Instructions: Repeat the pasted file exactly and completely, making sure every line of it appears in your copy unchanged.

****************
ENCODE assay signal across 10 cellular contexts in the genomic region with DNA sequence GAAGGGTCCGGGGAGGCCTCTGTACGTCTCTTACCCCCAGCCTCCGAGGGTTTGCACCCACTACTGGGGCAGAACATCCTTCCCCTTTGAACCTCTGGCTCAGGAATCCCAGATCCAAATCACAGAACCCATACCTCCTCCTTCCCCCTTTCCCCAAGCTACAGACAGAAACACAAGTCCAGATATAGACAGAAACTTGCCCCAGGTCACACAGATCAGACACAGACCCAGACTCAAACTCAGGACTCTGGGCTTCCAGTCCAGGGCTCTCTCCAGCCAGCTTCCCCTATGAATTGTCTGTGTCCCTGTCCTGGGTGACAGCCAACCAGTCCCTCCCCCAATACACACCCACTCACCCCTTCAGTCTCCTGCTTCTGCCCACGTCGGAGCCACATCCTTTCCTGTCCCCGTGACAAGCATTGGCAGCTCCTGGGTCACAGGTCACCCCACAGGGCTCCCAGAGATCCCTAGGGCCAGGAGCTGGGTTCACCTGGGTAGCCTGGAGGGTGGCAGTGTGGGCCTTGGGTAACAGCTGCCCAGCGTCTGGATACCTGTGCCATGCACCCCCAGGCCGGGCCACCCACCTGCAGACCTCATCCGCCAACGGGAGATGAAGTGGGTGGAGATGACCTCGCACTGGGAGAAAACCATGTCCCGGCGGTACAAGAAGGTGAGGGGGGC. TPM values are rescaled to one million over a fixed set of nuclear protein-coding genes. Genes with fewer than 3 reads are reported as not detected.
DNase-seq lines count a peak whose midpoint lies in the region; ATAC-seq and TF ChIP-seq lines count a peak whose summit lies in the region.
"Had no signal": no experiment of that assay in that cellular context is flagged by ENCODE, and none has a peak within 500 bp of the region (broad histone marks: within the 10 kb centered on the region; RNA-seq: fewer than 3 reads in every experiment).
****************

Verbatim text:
ENCODE assay signal across 10 cellular contexts in the genomic region with DNA sequence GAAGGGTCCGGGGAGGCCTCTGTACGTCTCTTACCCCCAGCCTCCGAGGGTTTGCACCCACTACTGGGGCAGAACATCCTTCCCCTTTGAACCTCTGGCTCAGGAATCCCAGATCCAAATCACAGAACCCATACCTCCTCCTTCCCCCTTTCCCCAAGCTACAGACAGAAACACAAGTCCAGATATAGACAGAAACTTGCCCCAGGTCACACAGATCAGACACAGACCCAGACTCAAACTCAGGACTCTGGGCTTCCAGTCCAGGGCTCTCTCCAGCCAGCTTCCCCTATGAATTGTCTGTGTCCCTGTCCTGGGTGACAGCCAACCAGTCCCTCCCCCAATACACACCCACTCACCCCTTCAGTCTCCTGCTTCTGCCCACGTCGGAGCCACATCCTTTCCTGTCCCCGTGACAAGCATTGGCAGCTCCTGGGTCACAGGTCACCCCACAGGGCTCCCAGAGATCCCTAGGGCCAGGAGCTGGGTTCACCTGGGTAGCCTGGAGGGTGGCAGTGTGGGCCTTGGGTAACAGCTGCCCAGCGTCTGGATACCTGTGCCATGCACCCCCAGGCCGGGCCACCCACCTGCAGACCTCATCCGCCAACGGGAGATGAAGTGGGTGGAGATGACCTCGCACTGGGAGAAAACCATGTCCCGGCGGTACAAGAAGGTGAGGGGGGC. TPM values are rescaled to one million over a fixed set of nuclear protein-coding genes. Genes with fewer than 3 reads are reported as not detected.
DNase-seq lines count a peak whose midpoint lies in the region; ATAC-seq and TF ChIP-seq lines count a peak whose summit lies in the region.
"Had no signal": no experiment of that assay in that cellular context is flagged by ENCODE, and none has a peak within 500 bp of the region (broad histone marks: within the 10 kb centered on the region; RNA-seq: fewer than 3 reads in every experiment).